10/20/2015, 00.00
VATICAN – EGYPT – ISLAM
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Sharm el Sheikh priest tells Synod that mixed marriages are an underestimated threat

by Garas Boulos Garas Bishay
Fr Boulos Garas Bishay is parish priest in Egypt, at the Virgin Mary Queen of Peace Church. He expressed to the Synod Fathers his "profound worry and concern” about mixed marriages between Muslim men and Christian women. This trend is rising and will soon come to the West. “I often wonder in amazement and sorrow, why ‘the Christian party’ gives up so easily his or her cultural affiliation, faith and identity”.

Vatican City (AsiaNews) – Fr Boulos Garas Bishay, parish priest at the Virgin Mary Queen of Peace Church in Sharm el Sheikh, Egypt, spoke to the Ordinary Synod on the Family that mixed marriages are one of the tools of the Islamic "demographic invasion". In Islamic countries and in Europe, marrying a Muslim entails converting to Islam. The rising number off mixed marriages between Muslims and Christians “does not only touch Muslim countries or tourist areas,” but “affects the West” and “deserves serious examination and study.” Here is his full statement.

Let me first thank God for giving me an opportunity to take part in “this moment of grace,” as the Holy Father called it in his opening homily.

I want to talk about points 57 and 127 of the Instrumentum laboris, starting with my pastoral experience as parish priest at the Church of Our Lady of Peace in Sharm El Sheikh, Egypt.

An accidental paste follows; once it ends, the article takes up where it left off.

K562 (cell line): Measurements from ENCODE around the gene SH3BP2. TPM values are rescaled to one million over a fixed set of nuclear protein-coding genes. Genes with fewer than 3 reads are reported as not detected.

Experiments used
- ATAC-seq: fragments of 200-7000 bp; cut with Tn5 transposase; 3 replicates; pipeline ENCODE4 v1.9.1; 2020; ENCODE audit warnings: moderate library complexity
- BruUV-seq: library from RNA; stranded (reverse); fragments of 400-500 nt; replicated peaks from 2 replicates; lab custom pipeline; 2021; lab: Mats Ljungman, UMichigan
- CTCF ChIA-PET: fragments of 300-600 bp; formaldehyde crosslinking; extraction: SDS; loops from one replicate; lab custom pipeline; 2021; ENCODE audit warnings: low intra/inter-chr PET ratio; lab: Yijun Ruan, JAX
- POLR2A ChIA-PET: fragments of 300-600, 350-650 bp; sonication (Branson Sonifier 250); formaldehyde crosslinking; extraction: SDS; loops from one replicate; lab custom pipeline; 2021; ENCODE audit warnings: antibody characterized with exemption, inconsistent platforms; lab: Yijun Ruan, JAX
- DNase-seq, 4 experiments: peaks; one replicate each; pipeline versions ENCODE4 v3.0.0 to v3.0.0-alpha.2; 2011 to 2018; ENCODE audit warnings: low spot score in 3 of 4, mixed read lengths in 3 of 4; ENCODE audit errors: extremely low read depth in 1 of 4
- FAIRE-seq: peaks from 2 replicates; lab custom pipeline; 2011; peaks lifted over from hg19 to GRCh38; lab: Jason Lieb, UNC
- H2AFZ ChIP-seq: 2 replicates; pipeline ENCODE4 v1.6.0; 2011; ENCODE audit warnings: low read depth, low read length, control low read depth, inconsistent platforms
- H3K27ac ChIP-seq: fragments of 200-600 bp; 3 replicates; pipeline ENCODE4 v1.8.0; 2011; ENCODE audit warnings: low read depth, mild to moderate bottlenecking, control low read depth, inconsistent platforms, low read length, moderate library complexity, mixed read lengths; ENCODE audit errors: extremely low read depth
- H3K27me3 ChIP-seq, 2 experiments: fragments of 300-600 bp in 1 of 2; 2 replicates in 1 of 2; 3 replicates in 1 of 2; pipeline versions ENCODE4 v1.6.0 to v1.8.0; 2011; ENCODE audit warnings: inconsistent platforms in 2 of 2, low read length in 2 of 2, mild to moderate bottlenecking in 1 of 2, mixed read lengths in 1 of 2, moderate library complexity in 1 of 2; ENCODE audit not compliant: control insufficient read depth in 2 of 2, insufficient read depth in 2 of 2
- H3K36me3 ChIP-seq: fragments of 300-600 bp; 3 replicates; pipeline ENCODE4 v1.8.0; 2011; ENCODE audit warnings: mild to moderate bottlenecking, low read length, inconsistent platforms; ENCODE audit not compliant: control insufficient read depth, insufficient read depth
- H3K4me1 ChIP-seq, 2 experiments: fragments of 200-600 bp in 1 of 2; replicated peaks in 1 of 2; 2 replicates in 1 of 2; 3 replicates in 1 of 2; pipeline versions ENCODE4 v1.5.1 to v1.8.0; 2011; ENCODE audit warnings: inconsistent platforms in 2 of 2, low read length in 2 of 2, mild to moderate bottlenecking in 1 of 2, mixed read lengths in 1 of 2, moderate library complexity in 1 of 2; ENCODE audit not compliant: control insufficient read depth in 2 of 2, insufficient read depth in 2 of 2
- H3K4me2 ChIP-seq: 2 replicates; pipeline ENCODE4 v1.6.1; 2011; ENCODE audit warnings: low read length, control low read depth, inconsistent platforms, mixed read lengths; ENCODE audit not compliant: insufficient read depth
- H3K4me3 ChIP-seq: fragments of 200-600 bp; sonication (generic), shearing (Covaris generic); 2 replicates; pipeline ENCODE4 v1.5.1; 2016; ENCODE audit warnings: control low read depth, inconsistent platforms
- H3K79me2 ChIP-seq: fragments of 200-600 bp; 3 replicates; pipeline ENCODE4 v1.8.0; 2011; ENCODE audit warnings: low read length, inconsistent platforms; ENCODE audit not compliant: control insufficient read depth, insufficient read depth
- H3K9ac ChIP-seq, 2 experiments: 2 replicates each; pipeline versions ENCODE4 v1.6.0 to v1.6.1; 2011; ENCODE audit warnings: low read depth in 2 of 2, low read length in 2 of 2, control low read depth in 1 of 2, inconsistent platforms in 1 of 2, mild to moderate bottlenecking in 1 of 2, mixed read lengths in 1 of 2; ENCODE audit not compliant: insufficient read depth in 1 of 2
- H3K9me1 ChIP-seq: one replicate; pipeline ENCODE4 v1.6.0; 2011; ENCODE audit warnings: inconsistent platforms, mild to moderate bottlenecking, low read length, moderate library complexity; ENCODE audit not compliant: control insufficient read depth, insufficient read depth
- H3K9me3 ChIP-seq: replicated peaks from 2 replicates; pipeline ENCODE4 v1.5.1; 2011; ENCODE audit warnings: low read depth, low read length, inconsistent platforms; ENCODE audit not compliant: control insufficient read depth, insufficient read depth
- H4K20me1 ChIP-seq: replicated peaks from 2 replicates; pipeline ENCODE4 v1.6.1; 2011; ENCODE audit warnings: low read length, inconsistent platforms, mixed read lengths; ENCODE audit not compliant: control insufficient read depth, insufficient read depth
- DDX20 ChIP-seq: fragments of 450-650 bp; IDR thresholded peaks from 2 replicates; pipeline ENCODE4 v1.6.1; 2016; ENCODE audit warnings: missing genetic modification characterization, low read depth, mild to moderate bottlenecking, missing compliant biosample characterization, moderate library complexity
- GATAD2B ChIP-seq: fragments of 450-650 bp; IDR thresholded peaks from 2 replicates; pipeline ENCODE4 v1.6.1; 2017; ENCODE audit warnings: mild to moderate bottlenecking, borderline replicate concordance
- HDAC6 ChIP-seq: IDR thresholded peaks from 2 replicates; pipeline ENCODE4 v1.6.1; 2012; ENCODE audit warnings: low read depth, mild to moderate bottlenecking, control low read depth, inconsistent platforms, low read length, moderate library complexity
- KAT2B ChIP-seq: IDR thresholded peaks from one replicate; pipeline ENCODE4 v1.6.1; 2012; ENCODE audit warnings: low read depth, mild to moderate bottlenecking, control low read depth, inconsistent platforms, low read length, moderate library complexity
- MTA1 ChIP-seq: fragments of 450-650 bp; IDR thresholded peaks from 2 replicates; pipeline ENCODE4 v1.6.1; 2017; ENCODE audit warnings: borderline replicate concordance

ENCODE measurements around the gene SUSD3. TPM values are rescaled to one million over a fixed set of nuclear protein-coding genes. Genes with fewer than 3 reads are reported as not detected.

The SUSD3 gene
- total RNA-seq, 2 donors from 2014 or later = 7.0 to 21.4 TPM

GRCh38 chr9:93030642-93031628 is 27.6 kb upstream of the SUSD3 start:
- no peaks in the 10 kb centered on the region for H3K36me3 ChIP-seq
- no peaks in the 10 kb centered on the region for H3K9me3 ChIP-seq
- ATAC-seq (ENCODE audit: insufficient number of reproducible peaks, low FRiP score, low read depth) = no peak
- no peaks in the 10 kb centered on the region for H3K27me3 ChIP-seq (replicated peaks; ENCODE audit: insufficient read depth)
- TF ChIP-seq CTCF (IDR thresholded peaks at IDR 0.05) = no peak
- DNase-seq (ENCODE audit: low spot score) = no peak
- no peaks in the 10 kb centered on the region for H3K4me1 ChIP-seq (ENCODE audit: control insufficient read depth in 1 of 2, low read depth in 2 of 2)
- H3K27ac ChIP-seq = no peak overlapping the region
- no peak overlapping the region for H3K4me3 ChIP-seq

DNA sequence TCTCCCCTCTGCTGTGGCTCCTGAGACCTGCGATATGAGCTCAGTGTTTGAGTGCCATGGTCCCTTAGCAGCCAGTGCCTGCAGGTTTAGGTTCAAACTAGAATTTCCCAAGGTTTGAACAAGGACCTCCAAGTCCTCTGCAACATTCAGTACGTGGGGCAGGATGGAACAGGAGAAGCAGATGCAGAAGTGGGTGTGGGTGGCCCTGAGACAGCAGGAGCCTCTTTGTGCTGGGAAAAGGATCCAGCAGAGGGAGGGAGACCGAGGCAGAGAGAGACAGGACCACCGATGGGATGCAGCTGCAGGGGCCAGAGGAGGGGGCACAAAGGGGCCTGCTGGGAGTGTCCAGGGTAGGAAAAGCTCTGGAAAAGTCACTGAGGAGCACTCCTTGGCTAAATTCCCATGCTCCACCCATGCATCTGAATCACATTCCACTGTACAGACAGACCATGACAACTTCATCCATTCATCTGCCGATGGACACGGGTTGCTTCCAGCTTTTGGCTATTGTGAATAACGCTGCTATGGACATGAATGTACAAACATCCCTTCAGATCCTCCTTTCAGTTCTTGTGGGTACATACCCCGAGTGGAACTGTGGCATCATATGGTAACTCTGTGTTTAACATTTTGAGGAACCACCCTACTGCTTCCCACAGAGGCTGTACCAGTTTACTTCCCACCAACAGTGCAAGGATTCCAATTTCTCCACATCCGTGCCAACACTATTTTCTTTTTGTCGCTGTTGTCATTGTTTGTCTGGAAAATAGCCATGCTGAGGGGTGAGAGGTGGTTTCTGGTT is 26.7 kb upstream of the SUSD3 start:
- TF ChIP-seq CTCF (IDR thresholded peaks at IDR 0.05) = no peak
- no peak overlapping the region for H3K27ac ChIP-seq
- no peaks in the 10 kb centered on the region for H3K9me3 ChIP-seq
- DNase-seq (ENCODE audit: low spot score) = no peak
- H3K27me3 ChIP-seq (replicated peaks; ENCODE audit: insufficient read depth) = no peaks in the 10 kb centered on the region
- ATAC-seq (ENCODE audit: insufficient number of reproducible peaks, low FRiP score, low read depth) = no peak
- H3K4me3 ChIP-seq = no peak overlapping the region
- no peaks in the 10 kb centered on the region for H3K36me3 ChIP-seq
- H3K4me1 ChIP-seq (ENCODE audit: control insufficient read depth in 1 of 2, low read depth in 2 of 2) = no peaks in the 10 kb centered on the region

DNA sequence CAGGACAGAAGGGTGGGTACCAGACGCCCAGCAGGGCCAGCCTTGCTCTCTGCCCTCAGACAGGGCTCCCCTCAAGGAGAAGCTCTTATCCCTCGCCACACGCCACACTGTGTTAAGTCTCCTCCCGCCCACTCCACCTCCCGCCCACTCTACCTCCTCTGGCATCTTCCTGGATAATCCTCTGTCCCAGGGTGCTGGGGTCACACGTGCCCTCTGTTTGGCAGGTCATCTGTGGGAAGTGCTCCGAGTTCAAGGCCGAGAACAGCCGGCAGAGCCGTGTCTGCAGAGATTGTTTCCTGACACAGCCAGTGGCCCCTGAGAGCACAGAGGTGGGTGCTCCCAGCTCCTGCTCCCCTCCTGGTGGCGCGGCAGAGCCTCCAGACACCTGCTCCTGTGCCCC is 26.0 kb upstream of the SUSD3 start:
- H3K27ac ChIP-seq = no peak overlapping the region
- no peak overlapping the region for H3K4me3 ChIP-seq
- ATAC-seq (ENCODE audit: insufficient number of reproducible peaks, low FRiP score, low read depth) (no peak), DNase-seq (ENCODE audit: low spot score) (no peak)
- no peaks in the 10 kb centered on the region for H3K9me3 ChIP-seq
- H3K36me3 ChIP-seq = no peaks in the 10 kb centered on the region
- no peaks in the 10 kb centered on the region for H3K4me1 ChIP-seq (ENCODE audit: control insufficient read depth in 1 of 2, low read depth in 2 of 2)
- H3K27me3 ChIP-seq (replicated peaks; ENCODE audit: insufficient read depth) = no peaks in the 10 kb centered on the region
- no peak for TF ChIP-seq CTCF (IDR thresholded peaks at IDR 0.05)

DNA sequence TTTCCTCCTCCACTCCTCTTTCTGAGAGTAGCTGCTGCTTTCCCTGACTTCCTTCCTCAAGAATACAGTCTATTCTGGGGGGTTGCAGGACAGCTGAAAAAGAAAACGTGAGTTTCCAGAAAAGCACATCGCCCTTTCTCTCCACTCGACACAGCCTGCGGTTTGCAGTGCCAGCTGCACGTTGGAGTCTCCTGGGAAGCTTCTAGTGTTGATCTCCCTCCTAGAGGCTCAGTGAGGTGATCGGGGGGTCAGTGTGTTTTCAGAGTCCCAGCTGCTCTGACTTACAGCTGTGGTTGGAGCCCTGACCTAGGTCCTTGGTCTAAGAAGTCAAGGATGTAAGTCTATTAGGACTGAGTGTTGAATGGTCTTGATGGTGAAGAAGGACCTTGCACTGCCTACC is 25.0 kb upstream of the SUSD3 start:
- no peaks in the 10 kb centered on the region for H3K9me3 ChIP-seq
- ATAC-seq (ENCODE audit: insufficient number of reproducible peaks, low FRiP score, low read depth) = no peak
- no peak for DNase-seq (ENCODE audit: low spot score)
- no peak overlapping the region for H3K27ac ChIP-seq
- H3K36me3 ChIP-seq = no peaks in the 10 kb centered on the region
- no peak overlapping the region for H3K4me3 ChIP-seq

I want to express my profound worry and concern at a broad socio-cultural trend in tourist areas, like Sharm El Sheikh, that of mixed marriages between Christian women from Russia and Europe, with Muslim men (under Islamic law, only Muslim men can marry women of other religions).

Such a trend, which comes with mass population shifts, growing number of refugees and migrants in Europe, does not only touch Muslim countries or tourist areas. It also affects the West. Thus, it deserves serious examination and study. We are talking about families, different notions of morality, and dual cultural and religious affiliation.

To this effect, let me mention an excellent document by the Italian Bishops' Conference, released in 1990, which correctly discourages mixed marriages, especially those with Muslims because of "profound differences".

We must not forget that Islamic law allows polygamy and that the Qur‘an requires fathers to give their children an Islamic education.

There is, in short, a "profoundly different cultural and religious anthropology" that can easily turn into a major crisis for mixed couples and to lead to break ups with irreparable rifts that fall heavily on children.

At the same time, I often wonder in amazement and sorrow, why "the Christian party" gives up so easily his or her cultural affiliation, faith and identity, and participate, without realising it and with tremendous superficiality, to the realisation of the Islamic plan of "demographic invasion".

The question we must now ask is what the Church can do to help these families and these women, who have been often deceived and abused. What can it do to help their children, who are often rudderless and distressed.

I entrust their fatherly care to Your Holiness and their cause to the Synod Fathers.

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